This material is property of StartingYourBusiness.com

Utah LLC FAQs

How much does it cost to start an LLC in Utah?

The state filing fee for starting an LLC in Utah is
$54.

How long does it take to start an LLC in Utah?

It takes LLCs in Utah 1-2 business days to process online filings, while mailed in forms can take 7-10 business days.

How much does it cost to renew an LLC in Utah?

Each year, LLCs in Utah will submit an annual report and a $18 state filing fee.

Do I have to pay to hire a registered agent?

No. Anyone can act as a registered agent, provided they are at least 18 years old, reside in the state of Utah, and are generally available to receive documents during normal business hours.

Does an LLC need a business license in Utah?

It’s sometimes thought that the LLC and business license are the same in Utah, but they aren’t. An LLC is referred to as a business entity, which is how the business is organized to conduct business. A business license is an approval from a government entity to operate legally.

Most businesses in Utah will need to register with a variety of government agencies. Utah business license requirements are based on what the business does or where it is located in the state, not on the type of entity.

Related: What business licenses are needed in Utah?

What is a Foreign Limited Liability Company?

A foreign LLC isn’t a special type of LLC. Instead, it’s an LLC that was formed in another state (domestic LLC) that wants to operate physically in Utah. Physically operating means having a presence, such as having an office or hiring an employee.

Related: What is the difference between a domestic Utah LLC and a foreign LLC?

What is a Professional Limited Liability Company?

Businesses that require occupational licensing in Utah, such as accountants, architects, veterinarians, etc., can file for a Professional LLC (PLLC) instead of an LLC.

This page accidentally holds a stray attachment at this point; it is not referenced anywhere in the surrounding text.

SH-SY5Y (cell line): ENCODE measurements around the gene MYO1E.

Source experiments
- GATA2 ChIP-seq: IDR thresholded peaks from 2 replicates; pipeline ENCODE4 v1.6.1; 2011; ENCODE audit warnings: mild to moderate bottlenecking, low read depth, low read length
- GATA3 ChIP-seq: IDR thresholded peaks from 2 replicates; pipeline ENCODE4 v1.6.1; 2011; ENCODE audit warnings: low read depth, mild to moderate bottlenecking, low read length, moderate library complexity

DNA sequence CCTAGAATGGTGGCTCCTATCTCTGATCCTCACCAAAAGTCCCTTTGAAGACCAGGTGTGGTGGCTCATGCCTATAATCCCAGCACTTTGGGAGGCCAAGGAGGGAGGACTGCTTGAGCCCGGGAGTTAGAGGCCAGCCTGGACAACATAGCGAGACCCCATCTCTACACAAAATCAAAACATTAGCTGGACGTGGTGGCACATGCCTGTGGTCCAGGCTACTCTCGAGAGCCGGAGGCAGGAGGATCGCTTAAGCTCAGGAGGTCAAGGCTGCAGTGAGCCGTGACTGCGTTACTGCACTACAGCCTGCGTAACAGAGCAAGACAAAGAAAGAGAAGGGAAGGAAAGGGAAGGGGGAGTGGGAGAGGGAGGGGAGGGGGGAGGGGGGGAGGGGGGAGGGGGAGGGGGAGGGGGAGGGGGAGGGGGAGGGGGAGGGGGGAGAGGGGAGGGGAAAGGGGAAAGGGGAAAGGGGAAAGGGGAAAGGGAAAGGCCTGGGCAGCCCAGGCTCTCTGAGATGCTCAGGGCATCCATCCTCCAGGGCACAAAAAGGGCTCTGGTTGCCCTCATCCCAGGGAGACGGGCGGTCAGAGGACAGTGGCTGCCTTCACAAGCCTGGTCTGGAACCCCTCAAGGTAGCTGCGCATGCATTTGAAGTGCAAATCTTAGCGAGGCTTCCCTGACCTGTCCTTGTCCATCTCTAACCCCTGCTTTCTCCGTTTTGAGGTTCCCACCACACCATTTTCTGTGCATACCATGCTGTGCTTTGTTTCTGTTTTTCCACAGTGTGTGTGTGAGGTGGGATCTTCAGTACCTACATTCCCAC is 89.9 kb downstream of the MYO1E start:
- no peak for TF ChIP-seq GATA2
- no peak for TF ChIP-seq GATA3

Related: What is a Professional Limited Liability Company?

Is an LLC the same as a corporation?

The LLC is one of four main types of business entities. You can learn more about each here:
How to start a sole proprietorship in Utah
What is a general partnership?
How to form a Utah corporation

Can you have a single-member LLC in Utah?

An LLC in Utah can be operated by one individual or many. An LLC owned by one person is referred to as a single-member LLC.

Should I use an LLC formation service or do it myself?
Following our guide, most people will be able to form an LLC on their own, however, LLC formation services like Incfile, ZenBusiness, and Northwest help take the pressure off and guarantee it's done right!

Guide to Starting an LLC In Utah

Guide to Starting an LLC In Utah

Greg Bouhl

Greg Bouhl

Welcome! My name is Greg Bouhl, and I am a serial entrepreneur, educator, business advisor, and investor.

StartingYourBusiness.com is here because of the many clients I worked with who made decisions based on inaccurate and outdated information.

Starting a business is hard, but here you will find the practical tools, resources, and insider tips to help you successfully start a business.

If there is a question about starting a business or help finding a resource, I'm here to help!